Admittedly, this is where people of our day can struggle mentally. Many lack belief in the supernatural despite the necessity of something existing outside of the natural in order to bring the natural into existence, hence "super" natural. I won't spend time here debating —from a philosophical or scientific perspective— the massive problems with denying the existence of the supernatural for sake of brevity in this edition.
The global flood story originates from ancient Mesopotamia and as I mentioned previously it doesn't belong to any one group of people or religion. However, I do believe the ancient Jewish scriptures helps us to greatly fill in the gaps for harmonizing the flood accounts. I believe these ancient text carry with them a massive benefit because within them lies direct ties from supernatural activity to the activities of humanity regardless of background or culture. Meaning, the scriptures are a bit more objective and global in nature as it includes peoples such as the greater Mesopotamians, Egyptians, Babylonians, Romans, Persians, Greeks and others. The scriptures also reveal the gods of these peoples and speaks to their operations. Contrary to popular belief, the ancient Jewish scriptures go to great lengths to affirm the existence of other gods versus denying their existence and taking a position of exclusivity. The theme you should be picking up thus far is "harmony" not "disconnectedness" or even "competition". We are one human race with one origin connected like spokes on a wheel, with the hub of the wheel being the genesis. I hope this helps as we proceed. I thought it important to park here for a bit so you can understand why I'm going to lean in a certain direction.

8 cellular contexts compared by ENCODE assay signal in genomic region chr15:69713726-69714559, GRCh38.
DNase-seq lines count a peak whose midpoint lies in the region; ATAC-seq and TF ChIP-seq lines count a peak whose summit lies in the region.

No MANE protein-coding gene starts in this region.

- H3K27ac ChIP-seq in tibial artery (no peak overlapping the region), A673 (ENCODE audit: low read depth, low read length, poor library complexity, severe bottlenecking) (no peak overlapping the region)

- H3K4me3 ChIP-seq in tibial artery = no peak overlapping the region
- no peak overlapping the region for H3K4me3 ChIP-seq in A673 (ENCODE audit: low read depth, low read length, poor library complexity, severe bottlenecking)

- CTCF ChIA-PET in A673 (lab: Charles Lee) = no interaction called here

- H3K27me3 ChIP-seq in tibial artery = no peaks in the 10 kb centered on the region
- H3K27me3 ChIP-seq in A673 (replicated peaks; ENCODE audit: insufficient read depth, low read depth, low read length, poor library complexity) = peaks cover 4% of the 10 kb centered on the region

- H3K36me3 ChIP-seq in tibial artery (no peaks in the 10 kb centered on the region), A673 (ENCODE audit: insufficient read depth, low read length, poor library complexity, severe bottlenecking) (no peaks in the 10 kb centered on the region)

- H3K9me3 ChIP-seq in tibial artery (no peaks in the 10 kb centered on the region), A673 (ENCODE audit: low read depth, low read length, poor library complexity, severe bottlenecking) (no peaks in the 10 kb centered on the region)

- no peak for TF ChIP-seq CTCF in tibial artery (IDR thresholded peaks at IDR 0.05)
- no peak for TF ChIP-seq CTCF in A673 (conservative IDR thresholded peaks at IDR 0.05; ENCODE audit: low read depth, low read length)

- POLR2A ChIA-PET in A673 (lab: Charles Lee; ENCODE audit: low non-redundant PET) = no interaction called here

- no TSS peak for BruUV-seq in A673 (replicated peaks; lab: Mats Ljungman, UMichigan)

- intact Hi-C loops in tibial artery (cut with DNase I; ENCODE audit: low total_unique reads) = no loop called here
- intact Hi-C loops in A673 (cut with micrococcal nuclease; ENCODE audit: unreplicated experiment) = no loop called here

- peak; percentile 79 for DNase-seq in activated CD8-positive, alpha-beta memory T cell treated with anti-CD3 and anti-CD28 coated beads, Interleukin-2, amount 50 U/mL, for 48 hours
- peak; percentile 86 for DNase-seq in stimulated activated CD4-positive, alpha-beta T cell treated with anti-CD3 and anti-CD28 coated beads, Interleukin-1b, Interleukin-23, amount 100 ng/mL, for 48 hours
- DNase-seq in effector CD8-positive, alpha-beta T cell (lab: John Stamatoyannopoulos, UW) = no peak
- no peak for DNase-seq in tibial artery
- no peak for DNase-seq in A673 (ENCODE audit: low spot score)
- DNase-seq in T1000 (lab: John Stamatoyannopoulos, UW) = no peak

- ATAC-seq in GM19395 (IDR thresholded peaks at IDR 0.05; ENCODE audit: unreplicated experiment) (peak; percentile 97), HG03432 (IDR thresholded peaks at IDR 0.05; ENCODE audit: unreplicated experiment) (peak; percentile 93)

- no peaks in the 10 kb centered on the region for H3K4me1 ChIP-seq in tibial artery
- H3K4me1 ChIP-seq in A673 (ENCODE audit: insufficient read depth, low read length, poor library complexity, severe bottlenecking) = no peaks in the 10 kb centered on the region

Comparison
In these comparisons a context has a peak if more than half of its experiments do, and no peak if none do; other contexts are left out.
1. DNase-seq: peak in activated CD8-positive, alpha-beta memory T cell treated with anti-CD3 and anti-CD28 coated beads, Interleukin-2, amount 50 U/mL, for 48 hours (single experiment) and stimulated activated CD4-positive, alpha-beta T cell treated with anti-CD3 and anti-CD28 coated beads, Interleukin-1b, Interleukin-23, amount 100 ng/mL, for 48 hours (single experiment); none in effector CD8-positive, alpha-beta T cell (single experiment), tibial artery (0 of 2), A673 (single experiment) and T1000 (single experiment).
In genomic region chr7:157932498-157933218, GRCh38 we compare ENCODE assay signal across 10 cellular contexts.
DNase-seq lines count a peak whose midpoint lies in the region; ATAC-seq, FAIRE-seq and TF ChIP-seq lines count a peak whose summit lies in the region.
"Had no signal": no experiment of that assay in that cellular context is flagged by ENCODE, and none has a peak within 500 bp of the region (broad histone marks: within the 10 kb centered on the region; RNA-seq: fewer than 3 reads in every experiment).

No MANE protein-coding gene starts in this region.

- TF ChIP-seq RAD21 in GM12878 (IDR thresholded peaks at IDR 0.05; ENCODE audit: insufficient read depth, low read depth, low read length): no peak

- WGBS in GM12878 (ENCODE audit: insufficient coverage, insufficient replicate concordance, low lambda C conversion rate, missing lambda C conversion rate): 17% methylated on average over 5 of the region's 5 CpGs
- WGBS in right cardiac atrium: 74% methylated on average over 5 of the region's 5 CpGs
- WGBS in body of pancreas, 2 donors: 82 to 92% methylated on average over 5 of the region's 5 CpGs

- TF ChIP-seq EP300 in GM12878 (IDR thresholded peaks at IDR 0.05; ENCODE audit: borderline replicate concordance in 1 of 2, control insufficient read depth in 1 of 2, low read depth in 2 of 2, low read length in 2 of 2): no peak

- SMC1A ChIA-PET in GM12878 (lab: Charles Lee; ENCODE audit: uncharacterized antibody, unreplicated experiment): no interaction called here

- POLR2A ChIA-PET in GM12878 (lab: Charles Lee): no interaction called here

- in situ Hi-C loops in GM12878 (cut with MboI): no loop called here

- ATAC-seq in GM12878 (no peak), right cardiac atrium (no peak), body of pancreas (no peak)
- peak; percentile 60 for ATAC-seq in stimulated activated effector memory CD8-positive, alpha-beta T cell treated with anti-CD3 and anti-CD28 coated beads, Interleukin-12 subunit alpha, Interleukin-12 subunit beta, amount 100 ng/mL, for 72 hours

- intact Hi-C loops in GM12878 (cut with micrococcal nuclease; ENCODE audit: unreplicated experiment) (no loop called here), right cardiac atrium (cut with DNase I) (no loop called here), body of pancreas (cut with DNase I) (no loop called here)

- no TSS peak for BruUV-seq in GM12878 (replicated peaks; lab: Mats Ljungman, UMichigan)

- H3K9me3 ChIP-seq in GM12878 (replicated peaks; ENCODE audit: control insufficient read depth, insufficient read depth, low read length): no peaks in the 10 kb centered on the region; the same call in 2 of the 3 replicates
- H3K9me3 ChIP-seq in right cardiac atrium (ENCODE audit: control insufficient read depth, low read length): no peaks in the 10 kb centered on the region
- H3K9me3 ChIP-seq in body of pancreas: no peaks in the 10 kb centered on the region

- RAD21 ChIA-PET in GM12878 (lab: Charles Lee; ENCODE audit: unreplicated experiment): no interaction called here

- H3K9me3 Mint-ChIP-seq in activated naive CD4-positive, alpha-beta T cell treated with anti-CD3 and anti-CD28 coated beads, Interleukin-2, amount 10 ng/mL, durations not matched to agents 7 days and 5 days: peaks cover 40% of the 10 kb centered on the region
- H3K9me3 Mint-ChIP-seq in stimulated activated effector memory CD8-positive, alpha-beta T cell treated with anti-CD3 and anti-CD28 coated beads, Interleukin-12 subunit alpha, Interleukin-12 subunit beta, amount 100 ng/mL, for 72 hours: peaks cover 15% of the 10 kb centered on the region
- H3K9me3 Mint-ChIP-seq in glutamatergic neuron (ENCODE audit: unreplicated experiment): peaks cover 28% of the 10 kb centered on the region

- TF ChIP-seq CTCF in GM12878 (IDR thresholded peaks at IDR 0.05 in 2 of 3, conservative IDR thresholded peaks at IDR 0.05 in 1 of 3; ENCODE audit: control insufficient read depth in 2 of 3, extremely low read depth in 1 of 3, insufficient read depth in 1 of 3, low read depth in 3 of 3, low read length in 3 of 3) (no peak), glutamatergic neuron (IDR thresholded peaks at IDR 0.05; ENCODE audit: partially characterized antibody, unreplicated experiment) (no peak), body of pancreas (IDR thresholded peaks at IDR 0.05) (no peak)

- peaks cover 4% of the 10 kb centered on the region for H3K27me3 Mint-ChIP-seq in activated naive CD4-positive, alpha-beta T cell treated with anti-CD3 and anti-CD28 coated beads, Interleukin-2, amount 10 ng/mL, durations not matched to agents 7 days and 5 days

Note: This is a pretty exhaustive topic so this will be more of a cliff notes version.
We're going to start with the Bible because it's an easy jump off point many people are familiar with. A lot of people mistakenly think the story of the flood starts at Genesis 6:5 so we'll need to correct this line of thinking; it actually starts with the first verse.
When man began to multiply on the face of the land and daughters were born to them, 2 the sons of God saw that the daughters of man were attractive. And they took as their wives any they chose. 3 Then the Lord said, “My Spirit shall not abide in man forever, for he is flesh: his days shall be 120 years.” 4 The Nephilim were on the earth in those days, and also afterward, when the sons of God came in to the daughters of man and they bore children to them. These were the mighty men who were of old, the men of renown. 5 The Lord saw that the wickedness of man was great in the earth, and that every intention of the thoughts of his heart was only evil continually. 6 And the Lord regretted that he had made man on the earth, and it grieved him to his heart. 7 So the Lord said, “I will blot out man whom I have created from the face of the land, man and animals and creeping things and birds of the heavens, for I am sorry that I have made them.” 8 But Noah found favor in the eyes of the Lord. - Genesis 6:1–8 (ESV)